Boone County has more than 320 miles of gravel roads. So it's no wonder the No. 1 request of the county highway department is converting the rocks to pavement.
“People don’t like driving on gravel roads,” Boone County Highway Department Director Nick Parr said. “People don’t like living on gravel roads. They don’t like to breathe dirty air. People don’t like to have their cars dirty and cars wear out a lot faster.”
Parr knows. He said he grew up on a gravel road and wouldn’t do it again. He understands and can sympathize with residents who want to get their roads converted, but says it takes money.
Paving a gravel road can cost about $125,000 per mile, and there isn’t tons of excess money in the budget to do that. Last year, no roads were converted. In 2019, only one mile of road was converted. Next year, Parr has enough money from a bond issue to pave up to 7 miles.
But which roads are chosen? How does the highway department choose which roads to convert?
There is a formula for getting your road paved, and chewing the ear of your local commissioner has nothing to do with it.
It’s called the Roadway Conversion Program, which scores each application for paving. Parr said the most important step is to apply for the conversion. So he eagerly talks about the program, which makes the decisions clear.
Paving the gravel
In his 15 years with the highway department, Parr said he’s heard it all when it comes to tactics people use to get their roads paved. One caller claimed the department was trying to kill her with the dust kicked up after grading. Another likened the potholes on his road to a third-world country.
Conversely, there are people who don’t want their road paved.
“There are people right now that would fight it tooth and nail,” he said. “The thought is you get more traffic as soon as you make it blacktop and (the vehicles) go faster.”
The other argument is a paved road invites people to move in, and some residents like the uncluttered space.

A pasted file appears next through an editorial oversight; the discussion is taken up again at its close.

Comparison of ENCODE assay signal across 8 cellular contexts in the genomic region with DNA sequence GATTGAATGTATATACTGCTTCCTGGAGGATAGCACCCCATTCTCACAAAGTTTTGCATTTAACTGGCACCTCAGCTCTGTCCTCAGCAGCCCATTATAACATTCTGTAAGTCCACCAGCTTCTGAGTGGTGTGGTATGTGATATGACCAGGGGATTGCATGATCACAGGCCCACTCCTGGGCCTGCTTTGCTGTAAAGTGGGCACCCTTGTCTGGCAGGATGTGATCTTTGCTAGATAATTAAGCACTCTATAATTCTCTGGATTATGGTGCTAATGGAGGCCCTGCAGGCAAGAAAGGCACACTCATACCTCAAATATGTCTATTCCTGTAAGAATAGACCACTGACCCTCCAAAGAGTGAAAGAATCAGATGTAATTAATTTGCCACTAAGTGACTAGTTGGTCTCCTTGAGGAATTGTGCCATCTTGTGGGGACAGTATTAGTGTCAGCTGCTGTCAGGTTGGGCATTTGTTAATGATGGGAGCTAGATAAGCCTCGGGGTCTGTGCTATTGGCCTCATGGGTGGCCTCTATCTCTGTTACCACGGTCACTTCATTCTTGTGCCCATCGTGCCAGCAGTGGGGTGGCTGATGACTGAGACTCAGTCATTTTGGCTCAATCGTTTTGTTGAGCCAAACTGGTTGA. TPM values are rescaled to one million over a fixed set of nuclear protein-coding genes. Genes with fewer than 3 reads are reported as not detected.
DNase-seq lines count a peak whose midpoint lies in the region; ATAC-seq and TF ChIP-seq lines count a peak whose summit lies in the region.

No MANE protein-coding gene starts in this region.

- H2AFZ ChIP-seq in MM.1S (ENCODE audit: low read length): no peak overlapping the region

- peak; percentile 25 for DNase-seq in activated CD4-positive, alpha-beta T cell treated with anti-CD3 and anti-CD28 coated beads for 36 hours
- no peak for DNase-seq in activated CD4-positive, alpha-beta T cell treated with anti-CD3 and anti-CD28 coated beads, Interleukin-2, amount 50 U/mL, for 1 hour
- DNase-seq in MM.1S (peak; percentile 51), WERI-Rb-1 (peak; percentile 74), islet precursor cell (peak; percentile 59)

Still, more people want the pavement. They want to live on a road with no dust, especially since dust control is not offered by the county.
The department faced a problem in choosing roads for conversion — chiefly, justifying the cost to the county council and the selection to the county commissioners. So two years ago, Parr and former highway department director Craig Parks devised a scoring system to justify conversions.
“We wanted to make it transparent and say this is the criteria,” Parr said. “We made it standardized, objective and transparent.”
Since then, more than 40 applications have been submitted, indicating the popularity of the topic.
Parr said the department deals with segments usually starting at a mile, typically between two intersections. Each petition must include a point person who communicates with the department.
After that, high scores move up the ladder based on eight features that are weighted in terms of importance. Six of the categories are based on road characteristics assigned by the Boone County Highway Department, which residents have little control over. However, there are two factors that are controlled by the road residents.
Cost – The cost of a project is a significant factor. The higher the cost to convert, the lower the score.
Average Daily Traffic – If only 100 cars travel the road in a day, it doesn’t make sense to put that ahead of a busier gravel road. The highway department determines ADT. Parr said a traffic count for 2019 applicants showed only one gravel road got more than 100.